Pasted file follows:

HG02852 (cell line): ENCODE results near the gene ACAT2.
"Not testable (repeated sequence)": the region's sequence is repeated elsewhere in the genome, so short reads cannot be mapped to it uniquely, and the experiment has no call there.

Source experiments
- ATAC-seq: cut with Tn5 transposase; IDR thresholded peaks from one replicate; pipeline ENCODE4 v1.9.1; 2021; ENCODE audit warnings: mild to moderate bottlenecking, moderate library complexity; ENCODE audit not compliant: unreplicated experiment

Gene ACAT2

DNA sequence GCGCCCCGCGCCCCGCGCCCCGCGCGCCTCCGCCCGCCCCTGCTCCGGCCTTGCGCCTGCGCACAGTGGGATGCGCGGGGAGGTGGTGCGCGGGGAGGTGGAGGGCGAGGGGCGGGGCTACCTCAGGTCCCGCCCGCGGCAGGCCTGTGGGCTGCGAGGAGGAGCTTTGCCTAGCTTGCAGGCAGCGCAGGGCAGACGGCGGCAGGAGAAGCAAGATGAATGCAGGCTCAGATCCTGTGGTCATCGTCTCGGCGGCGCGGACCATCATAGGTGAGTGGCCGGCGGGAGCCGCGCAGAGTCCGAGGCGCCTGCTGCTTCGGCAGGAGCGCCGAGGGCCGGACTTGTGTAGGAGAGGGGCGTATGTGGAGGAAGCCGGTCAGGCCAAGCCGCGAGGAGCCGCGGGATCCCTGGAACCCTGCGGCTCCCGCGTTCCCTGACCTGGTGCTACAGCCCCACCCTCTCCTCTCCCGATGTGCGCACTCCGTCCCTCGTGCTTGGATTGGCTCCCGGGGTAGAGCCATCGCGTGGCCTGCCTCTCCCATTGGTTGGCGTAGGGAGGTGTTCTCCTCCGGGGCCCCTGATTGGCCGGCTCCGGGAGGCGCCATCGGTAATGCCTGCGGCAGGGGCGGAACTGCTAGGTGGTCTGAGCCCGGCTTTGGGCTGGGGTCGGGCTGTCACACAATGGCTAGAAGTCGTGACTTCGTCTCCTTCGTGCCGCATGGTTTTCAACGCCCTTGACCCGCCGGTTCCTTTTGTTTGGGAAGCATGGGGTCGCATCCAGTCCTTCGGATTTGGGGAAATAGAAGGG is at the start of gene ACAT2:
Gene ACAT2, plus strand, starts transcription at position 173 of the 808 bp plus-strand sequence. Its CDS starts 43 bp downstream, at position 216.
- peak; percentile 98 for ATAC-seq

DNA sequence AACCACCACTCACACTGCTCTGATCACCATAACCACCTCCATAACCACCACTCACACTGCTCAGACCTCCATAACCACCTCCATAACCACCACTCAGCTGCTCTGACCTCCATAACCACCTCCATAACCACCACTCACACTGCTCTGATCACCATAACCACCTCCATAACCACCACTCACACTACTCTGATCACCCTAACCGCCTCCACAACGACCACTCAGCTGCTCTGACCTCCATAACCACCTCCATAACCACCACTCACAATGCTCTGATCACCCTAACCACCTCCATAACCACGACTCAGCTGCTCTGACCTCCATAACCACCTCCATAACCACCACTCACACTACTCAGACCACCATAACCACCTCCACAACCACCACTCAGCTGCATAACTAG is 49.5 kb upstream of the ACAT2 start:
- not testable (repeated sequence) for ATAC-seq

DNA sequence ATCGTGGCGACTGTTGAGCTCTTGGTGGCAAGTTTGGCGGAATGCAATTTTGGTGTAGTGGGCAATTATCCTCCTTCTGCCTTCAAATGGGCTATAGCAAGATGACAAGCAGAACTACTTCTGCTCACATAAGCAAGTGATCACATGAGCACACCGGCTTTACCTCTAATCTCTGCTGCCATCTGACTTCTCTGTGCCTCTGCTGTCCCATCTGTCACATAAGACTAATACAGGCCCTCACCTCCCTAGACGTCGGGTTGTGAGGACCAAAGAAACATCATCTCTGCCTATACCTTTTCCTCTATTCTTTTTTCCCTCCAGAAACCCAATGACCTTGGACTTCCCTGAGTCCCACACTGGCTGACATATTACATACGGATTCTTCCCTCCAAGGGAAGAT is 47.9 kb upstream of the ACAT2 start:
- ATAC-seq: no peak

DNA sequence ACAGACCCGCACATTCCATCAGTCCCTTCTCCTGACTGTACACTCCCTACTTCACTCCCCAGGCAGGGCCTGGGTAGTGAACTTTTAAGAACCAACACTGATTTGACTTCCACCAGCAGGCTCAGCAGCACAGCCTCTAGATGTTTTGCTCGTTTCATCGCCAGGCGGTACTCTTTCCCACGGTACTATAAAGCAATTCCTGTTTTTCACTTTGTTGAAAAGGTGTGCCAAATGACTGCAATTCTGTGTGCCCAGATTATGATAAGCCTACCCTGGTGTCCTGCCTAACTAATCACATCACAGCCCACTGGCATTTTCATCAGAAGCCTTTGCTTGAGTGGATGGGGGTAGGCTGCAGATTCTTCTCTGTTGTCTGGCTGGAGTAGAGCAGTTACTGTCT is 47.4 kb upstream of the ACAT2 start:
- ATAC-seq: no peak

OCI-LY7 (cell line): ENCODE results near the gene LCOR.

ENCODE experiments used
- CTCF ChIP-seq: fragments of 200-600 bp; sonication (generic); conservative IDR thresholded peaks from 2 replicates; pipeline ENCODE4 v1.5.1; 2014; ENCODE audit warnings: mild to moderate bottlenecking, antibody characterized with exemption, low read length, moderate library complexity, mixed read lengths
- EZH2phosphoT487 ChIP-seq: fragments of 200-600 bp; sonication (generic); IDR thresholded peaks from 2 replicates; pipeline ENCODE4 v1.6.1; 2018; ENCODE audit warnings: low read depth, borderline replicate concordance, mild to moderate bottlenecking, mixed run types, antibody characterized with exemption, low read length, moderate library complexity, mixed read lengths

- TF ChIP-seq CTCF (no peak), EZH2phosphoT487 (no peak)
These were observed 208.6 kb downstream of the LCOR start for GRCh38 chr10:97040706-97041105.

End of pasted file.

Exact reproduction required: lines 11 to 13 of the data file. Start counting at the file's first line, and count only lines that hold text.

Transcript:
DNA sequence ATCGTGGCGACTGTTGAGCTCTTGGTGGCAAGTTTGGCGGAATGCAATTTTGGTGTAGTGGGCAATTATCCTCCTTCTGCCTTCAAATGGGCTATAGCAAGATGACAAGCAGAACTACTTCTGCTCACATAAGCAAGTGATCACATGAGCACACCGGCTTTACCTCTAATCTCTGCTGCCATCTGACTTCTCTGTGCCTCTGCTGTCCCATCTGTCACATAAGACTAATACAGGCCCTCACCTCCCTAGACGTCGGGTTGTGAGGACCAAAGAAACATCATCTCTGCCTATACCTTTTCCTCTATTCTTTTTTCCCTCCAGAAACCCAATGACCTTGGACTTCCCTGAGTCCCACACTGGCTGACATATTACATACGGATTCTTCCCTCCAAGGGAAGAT is 47.9 kb upstream of the ACAT2 start:
- ATAC-seq: no peak

DNA sequence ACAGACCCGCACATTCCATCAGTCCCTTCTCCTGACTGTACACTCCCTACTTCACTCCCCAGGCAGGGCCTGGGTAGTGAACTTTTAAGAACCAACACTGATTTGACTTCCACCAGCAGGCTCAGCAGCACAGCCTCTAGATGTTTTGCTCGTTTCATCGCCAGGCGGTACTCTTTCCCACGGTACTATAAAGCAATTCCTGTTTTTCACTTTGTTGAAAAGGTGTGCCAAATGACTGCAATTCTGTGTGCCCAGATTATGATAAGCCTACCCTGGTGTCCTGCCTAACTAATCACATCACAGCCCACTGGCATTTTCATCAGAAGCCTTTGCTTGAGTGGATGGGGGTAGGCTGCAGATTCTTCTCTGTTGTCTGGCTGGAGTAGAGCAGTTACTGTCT is 47.4 kb upstream of the ACAT2 start: